May 23, 2011
Pre-Meal Dietary Supplement Developed At Hebrew University Can Overcome Fat And Sugar Problems
A little bitter with a little sweet, in the form of a nano-complex dietary supplement taken before meals, can result in a substantial reduction of fat and sugar absorption in the body, Hebrew University of Jerusalem and Harvard University researchers have found.
The researchers previously showed that naringenin, the molecule responsible for the bitter taste in grapefruits, could potentially be used in the treatment of diabetes, arteriosclerosis and hyper-metabolism.However, the absorption of naringenin in its natural form is very low. To overcome this obstacle, the Hebrew University-Harvard research team, led by Dr. Yaakov Nahmias of the Benin School of Engineering and Computer Science at the Hebrew University and his graduate student, Maria Shulman, has now created, through further research, a nano-complex of naringenin within a ring of sugar called cyclodextrin. This complex increased the absorption of naringenin by 11 times.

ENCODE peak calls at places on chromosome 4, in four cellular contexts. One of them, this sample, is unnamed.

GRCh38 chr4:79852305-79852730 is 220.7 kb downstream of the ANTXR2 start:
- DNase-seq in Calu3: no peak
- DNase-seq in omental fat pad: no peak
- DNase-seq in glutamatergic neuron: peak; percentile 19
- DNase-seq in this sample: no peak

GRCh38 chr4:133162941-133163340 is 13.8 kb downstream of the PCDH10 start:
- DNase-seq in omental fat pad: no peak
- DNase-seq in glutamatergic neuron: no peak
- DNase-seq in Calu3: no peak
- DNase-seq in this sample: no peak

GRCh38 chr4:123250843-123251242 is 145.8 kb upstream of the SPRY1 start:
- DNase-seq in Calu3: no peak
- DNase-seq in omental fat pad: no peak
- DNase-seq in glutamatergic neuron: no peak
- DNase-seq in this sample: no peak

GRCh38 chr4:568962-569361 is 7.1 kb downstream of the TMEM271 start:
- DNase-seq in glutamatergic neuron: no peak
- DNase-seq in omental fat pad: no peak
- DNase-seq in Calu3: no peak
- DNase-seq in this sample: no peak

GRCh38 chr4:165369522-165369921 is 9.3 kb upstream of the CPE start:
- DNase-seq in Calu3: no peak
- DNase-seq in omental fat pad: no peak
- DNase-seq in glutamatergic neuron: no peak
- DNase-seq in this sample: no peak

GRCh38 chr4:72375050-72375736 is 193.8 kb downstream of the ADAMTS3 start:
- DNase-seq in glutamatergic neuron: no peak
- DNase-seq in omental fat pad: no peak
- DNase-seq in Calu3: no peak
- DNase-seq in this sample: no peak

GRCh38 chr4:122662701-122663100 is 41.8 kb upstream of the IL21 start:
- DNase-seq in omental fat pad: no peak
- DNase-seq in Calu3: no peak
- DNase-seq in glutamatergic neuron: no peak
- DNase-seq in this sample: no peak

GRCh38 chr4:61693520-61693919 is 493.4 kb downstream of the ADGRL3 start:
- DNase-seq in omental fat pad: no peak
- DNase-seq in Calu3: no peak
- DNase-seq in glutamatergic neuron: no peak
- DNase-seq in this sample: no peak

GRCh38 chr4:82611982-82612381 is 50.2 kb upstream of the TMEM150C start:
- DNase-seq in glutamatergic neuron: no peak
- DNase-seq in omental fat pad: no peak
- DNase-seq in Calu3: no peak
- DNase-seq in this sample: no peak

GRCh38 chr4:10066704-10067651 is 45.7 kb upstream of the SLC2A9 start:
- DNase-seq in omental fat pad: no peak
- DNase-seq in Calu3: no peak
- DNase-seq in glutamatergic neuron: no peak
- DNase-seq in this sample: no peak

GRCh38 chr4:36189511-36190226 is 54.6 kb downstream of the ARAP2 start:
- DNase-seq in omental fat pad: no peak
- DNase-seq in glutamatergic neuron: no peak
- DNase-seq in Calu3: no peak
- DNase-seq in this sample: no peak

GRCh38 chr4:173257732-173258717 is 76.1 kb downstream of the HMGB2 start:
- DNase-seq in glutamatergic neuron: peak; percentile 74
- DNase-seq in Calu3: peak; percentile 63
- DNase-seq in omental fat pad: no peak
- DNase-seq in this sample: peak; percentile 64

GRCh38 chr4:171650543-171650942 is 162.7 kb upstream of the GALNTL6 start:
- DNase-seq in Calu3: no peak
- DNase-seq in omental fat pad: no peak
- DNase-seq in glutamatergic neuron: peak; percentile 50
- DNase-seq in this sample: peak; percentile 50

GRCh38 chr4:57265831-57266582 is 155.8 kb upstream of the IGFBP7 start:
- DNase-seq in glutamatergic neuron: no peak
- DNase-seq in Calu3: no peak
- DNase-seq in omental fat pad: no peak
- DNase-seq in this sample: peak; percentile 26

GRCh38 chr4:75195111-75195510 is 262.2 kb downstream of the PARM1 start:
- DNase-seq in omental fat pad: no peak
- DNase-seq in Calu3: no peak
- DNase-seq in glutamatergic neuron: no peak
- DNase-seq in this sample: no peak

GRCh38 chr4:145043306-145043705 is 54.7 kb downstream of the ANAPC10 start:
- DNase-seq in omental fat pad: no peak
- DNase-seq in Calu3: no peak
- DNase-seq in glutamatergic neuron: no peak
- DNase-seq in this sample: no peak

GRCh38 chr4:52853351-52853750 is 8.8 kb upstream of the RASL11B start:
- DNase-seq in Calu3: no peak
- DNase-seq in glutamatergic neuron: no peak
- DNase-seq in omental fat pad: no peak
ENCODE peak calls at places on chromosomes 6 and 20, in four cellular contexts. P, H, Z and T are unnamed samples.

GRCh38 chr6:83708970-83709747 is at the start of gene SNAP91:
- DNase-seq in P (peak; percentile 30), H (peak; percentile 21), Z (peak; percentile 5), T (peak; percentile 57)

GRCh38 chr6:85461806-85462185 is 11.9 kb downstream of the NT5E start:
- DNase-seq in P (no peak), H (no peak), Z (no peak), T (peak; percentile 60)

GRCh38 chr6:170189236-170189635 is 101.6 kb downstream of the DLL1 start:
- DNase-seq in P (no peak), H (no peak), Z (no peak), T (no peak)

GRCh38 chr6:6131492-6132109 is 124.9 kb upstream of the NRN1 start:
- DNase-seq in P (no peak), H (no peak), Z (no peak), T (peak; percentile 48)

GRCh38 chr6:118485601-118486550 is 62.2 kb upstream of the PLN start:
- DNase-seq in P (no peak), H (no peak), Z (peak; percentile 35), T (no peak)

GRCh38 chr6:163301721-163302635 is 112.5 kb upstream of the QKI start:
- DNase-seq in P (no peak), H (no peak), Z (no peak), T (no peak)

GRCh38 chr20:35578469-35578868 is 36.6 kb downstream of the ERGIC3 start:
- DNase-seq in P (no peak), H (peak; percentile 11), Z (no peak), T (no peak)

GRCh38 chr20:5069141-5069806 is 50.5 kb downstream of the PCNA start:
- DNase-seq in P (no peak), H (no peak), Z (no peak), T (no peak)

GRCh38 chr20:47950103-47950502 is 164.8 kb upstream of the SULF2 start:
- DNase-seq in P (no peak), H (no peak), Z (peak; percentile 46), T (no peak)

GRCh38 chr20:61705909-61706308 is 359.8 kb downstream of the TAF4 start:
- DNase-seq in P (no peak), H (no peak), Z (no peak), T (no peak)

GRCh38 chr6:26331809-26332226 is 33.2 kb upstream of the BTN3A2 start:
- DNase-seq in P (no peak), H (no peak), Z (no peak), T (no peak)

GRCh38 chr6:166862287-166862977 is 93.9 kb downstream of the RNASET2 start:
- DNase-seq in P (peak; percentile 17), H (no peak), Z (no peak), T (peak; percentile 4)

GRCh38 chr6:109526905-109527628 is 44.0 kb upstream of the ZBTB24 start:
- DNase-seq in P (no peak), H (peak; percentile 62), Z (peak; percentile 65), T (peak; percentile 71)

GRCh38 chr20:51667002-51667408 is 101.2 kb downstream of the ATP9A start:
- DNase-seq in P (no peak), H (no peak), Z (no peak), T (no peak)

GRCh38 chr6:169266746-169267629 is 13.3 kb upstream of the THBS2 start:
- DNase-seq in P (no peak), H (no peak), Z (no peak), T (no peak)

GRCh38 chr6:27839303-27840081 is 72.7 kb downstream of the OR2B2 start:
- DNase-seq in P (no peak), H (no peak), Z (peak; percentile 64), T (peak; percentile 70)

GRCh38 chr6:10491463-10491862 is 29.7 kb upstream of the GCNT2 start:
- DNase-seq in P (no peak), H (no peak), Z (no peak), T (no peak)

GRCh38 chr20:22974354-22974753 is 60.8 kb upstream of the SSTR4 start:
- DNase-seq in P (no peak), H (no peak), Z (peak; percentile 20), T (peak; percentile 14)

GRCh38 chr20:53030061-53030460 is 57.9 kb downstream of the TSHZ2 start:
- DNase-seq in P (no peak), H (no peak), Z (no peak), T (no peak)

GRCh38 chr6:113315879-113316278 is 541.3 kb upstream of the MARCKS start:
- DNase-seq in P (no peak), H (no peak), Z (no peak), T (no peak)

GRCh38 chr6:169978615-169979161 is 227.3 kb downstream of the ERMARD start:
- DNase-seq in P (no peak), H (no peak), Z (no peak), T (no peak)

What the researchers found is that a single dose of this complex, taken just before a high fat and high sugar meal given to rats, was able to reduce the generation of VLDL (bad cholesterol) by 42%, and increase insulin sensitivity by 64%.
This is the first demonstration that a dietary supplement can change the way our body can react beneficially to a meal. The discovery is detailed in an article that has been published in the scientific journal, PLoS One.
"The complex is special in that it is taken just before a meal, as a preventative measure. In comparison, existing medications are given only after the chronic development of abnormal lipid levels in the blood," said Dr. Nahmias.
The scientists say that considering the sugary taste of cyclodextrin, naringenin, the cause of the bitter taste in grapefruit, is "no longer such a bitter pill to swallow."
Patents for the development have been applied for by Harvard University and Yissum, the technology transfer company of the Hebrew University, and clinical tests are now under way in the United States.
On the Net: